DG MARTIN COLUMN: Stephen Curry is no longer underrated

In my hometown of Davidson, almost everyone worships the same god.

A basketball playing-god named Stephen Curry.

When Curry first came to town in 2006, he worked many miracles and gained many followers as he led the Davidson College Wildcats basketball team.

He was recruited by basketball coach Bob McKillop, and some people in Davidson will tell you that they knew from the time Curry entered the college that he was something special.

Others, like me, were skeptical. When I saw Davidson play Duke during that first year, I saw him fumble the ball and shoot wildly several times. I did not see his great potential. But I was very, very wrong. By the end of his freshman season, he proved his great value, even to me.

Curry was named Southern Conference freshman of the year and the conference’s and the tournament’s most valuable player. Davidson won the conference championship and played in the NCAA tournament, losing to Maryland in the first round, but with Curry scoring 30 points. By then, I surely knew Curry was something very special.

The following year Curry averaged 25.5 points per game and led Davidson to a 26–6 record and wins in the NCAA tournament over Gonzaga, Georgetown and Wisconsin, before losing a heart breaker, 59-57, to eventual champion Kansas.

In his third and last year at Davidson, Curry was the NCAA scoring leader and was named a consensus first team All-American, averaging 28.6 points per game.

Davidson wanted him to stay for his senior year, but Curry opted to declare for the NBA draft and eventual stardom with the Golden State Warriors. Thus, he ended his three-year stay, promising only that he would return after taking care of important business.

When he left Davidson, he said he still planned to earn his degree. Davidson does not retire a jersey unless the player has graduated. Last year Curry finally completed his degree work. In a ceremony last Aug. 31, Davidson awarded his degree and retired his jersey.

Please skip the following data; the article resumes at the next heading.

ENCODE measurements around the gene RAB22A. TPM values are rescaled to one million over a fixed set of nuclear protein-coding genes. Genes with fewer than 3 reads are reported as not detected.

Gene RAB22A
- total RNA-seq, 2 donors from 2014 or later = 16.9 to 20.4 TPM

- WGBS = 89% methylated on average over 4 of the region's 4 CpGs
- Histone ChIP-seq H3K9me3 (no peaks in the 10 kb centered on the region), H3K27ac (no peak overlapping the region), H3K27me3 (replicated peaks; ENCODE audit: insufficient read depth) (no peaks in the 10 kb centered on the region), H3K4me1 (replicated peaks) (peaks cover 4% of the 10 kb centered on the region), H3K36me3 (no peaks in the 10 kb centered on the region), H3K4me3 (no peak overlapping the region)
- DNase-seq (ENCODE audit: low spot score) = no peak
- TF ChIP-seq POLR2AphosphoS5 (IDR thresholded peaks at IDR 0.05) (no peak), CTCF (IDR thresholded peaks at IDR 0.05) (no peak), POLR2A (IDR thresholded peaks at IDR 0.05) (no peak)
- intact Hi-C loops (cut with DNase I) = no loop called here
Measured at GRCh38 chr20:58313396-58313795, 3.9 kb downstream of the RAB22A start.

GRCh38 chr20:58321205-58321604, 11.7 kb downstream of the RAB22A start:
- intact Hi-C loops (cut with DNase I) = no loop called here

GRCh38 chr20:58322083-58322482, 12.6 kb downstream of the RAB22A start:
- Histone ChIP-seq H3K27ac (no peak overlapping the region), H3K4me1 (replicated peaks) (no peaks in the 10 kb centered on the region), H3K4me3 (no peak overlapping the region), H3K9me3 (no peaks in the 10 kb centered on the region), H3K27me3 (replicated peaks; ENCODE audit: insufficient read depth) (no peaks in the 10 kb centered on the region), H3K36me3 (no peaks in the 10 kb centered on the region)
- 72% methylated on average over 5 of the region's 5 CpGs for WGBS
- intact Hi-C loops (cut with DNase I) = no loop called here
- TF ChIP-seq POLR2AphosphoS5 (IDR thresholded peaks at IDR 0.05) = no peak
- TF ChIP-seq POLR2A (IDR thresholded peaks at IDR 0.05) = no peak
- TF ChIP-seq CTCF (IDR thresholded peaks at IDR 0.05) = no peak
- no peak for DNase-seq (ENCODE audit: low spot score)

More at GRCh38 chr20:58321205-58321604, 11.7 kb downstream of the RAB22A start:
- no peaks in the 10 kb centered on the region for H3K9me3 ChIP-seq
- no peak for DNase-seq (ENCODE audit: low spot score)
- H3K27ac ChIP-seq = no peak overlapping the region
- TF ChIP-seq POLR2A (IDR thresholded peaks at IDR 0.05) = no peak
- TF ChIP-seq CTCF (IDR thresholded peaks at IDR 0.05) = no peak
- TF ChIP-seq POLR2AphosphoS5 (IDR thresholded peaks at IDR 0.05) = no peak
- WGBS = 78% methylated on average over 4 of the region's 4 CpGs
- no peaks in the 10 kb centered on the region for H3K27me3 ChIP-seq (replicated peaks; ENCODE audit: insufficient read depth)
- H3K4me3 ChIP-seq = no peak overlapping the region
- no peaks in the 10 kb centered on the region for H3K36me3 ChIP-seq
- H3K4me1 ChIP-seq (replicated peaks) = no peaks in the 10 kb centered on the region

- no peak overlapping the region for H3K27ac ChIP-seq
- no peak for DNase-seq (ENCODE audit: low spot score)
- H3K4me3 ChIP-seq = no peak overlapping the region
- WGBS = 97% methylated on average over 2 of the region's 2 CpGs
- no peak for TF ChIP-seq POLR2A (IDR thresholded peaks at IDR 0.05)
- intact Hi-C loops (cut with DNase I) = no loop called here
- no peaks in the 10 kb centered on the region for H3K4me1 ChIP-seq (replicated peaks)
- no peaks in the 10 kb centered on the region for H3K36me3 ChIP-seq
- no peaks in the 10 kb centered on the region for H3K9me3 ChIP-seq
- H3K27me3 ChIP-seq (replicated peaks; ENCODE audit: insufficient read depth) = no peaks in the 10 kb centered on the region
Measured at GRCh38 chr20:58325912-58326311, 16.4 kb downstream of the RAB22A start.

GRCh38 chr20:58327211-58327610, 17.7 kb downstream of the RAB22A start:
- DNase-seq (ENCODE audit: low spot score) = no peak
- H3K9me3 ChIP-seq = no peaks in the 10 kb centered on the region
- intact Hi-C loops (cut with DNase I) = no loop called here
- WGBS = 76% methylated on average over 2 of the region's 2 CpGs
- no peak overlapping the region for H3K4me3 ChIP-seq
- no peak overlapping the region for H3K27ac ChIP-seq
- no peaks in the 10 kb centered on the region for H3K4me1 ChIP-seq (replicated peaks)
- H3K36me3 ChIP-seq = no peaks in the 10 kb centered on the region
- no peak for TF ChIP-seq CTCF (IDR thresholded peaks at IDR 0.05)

Davidson is an important but small part of Curry’s life and career. A new film, “Stephen Curry: Underrated” from Apple TV+ and A24, tells more of the story. It shows Curry as a tiny pre-teen sitting on the end of his basketball team’s bench hoping just to play for a minute or two.

And in recent times it shows him lifting weights and practicing his 30-foot shot, over and over again.

It explains why Curry was so often underrated and the hard work and commitment it took to overcome the skeptics.
It shows how important is the support and mentoring given by now retired Davidson coach Bob McKillop.

If the three-year time of Curry’s miracles at Davidson was something like the New Testament story of travail and triumph, Davidson people will remind you that there is an important Old Testament part of the story of Davidson’s basketball tradition. They will tell you about the first game at Davidson under former high school Coach Lefty Driesell, a win over number one ranked Wake Forest. Driesell recruited players such as Fred Hetzel, Dick Snyder, Barry Teague and Mike Malloy, who helped keep Davidson nationally ranked throughout the 1960s. One of Driesell’s players, Terry Holland, coached at Davidson and Virginia and served as athletic director for both schools.

There is much more, and those of us who were a small part of the Old Testament basketball times are also proud.

For instance, I have been heard to say, “I played on the same team as Stephen Curry.”

Then I admit, “Even though I was on that team almost 50 years before him.”

D.G. Martin, a retired lawyer, served as UNC-System’s vice president for public affairs and hosted PBS-NC’s “North Carolina Bookwatch.” He was captain of the Davidson basketball team during the 1961-62 season.